The Not So Fair “Fair Pay” Rule

Guest columnist Stan Soloway talks about the unintended consequences of the Fair Pay Executive Order, which might not achieve what it was created to achieve.

“At last, the government has devised a means to better protect American workers and ensure that companies obey the law.” So writes the Editorial Board of the New York Times in its praise for the final rules issued August 25 to implement the Fair Pay and Safe Workplace Executive Order. At last, indeed. After all, there can be no debate as to whether the government ought to do business with companies that thumb their nose at labor or other laws.

There’s just one problem. The government has, and has long had, plenty of means by which to ensure that it doesn't do business with crooks. And it has been increasingly using that authority. In fact, well intentioned as it may be, the Fair Pay Executive Order is actually likely to create far more confusion and unnecessary disruption without measurably improving the picture.

Let’s start with the “at last…” comment. Proponents of the Executive Order complain that despite having clear authority to suspend or debar companies, the process is, according to the Center for American Progress (CAP), burdensome and subject to appeal, and is thus rarely invoked. But the statistics suggest otherwise. Suspensions actually grew by 142% between 2009 and 2014 and debarments grew by 188% (to nearly 2000 actions) during the same time period. In addition, proposed debarments shot up nearly 200%. Are Tysons Food or BP (two of the most popular targets of the Order’s proponents) serial lawbreakers? If so, there is nothing to stop the government from suspending or debarring them now.

That’s also why the proponents’ argument that the new rules are needed to ensure both a level playing field for law abiding companies and to ensure high quality performance on behalf of the taxpayer, is substantively correct but also a bit of a red herring.

Again, the government has all the authority it needs to take action against companies that behave badly; and it has, by its own admission, the data needed to assess whether such a case can be made. Moreover, one reason the private sector generally supports the Service Contract Act is precisely because it levels the playing field and prevents companies from balancing their competitive position on the backs of their employees’ wages and benefits. Instead, the government essentially dictates what the wage levels and benefits for a job must be.’

As for the appeal issue, is someone actually going to argue that the accused should have no right of appeal? Then again, since this Executive Order actually would allow companies to be debarred merely on the basis of allegations or administrative settlements, perhaps the idea of due process doesn't seem all that relevant to some.  But it is to most.

Beyond that, however, even government officials acknowledge that the information contractors will be required to certify to under the new rules is already contained in one or more federal databases. How else did the rule’s proponents get the data they use to make their case? Remarkably, though, despite mandates to do so dating back to 2008, the government simply hasn’t yet modernized those systems so they actually talk to each other—a point stressed by administration officials as a part of their rationale for the Executive Order. Well here’s a quaint notion: why don’t we actually fix the IT systems rather than create a massive new regulatory regime, particularly one that raises such fundamental questions of fairness?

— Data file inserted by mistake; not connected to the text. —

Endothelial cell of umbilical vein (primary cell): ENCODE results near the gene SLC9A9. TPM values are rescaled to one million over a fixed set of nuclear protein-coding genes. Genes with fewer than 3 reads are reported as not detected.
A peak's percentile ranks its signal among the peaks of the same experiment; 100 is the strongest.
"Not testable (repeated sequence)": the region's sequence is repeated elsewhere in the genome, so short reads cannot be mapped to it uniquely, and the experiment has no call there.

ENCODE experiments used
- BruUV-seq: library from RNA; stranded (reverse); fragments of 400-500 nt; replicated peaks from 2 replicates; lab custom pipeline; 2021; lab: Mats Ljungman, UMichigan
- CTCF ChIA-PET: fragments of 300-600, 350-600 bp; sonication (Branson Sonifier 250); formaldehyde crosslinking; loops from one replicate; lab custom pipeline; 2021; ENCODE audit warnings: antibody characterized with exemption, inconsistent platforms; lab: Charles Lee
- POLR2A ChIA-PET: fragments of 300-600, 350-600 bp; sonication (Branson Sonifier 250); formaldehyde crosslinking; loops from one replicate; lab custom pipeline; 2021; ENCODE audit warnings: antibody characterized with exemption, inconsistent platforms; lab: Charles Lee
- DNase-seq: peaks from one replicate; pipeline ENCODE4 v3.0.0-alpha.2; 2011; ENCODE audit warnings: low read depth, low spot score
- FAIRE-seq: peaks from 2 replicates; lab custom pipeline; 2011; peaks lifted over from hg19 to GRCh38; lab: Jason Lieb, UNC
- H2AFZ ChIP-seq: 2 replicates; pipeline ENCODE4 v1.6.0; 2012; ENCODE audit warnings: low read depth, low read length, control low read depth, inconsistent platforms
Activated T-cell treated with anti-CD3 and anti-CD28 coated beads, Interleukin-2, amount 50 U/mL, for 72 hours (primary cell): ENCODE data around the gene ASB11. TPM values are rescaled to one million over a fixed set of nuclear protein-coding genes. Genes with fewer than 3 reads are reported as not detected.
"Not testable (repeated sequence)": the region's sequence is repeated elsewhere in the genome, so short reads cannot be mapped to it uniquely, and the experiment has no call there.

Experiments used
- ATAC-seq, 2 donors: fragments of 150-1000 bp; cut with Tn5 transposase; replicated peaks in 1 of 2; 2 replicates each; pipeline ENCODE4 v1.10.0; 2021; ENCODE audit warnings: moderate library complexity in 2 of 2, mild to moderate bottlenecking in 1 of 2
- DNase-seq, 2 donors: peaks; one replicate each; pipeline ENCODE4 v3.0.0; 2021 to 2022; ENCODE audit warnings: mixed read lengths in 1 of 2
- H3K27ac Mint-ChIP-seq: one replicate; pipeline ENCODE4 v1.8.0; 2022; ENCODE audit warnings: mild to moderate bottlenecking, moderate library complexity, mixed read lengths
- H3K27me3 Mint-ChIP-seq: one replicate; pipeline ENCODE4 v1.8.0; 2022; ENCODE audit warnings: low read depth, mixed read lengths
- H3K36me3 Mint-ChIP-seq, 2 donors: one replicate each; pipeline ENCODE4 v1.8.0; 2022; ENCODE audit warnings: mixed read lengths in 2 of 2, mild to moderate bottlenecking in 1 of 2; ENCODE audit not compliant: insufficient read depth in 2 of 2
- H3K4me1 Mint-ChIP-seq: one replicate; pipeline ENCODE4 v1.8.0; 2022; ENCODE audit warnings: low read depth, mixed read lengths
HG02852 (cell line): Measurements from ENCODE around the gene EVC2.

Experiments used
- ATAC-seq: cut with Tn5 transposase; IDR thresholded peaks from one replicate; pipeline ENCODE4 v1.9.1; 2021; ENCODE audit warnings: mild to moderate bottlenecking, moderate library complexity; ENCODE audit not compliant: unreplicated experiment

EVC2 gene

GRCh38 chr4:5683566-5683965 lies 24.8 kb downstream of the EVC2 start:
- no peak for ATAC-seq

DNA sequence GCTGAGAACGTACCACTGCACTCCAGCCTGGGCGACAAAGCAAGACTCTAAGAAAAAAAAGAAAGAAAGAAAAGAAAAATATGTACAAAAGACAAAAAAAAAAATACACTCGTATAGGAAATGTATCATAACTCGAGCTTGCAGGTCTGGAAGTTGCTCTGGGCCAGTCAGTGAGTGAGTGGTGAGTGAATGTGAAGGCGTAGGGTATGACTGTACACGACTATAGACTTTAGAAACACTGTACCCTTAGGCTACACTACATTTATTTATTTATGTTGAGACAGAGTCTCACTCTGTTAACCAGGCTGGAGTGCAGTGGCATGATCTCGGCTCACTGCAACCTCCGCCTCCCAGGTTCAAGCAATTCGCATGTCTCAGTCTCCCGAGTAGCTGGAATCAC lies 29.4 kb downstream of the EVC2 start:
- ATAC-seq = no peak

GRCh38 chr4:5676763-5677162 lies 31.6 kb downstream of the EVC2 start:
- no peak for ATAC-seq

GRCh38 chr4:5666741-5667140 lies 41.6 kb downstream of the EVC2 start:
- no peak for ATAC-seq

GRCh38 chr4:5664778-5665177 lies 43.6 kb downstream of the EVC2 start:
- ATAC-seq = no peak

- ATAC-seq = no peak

In addition, CAP and others like to point out that government contractors account for one-third of the worst violators of federal labor statutes, based in part on an analysis of fines paid. That’s interesting on two levels. First, the administration has repeatedly said that the order would only impact a “small fraction, maybe one tenth of one percent” of contractors; that the vast majority were good corporate citizens. That’s far different than the one in three the proponents cite. Further, the statistic itself is wildly distorted by the inclusion of a couple of major incidents, most prominently the BP Horizon disaster, the fines for which dwarfed any other case—by 20x or more.

Further, the analysis covered every known “violation” of the Service Contract Act or Davis-Bacon Act, even though it is widely accepted, inside and outside of government, that the laws are extraordinarily complex and difficult to execute. That’s why the vast majority of “violations” are considered technical or administrative in nature. Many even result from mistakes the government makes, for which the contractor is still liable for back wages. On a large contract, that can amount to a lot of money and scores of individual “violations.” That is a crucial nuance no database captures and which can all too easily be misinterpreted and/distorted.

When the Executive Order was first issued, the administration asked for help in finding a way to implement it in a fair and reasonable manner. But rule makers are limited in the scope of what they can do because the implementing rules must adhere to the letter of the initial Executive Order. That’s why in meetings with senior Administration officials early on in the debate, many of us suggested that the order itself would obviate their ability to achieve a fair and reasonable path to implementation. Good intentions and a few changes notwithstanding, the proof of that assertion remains in the final rule.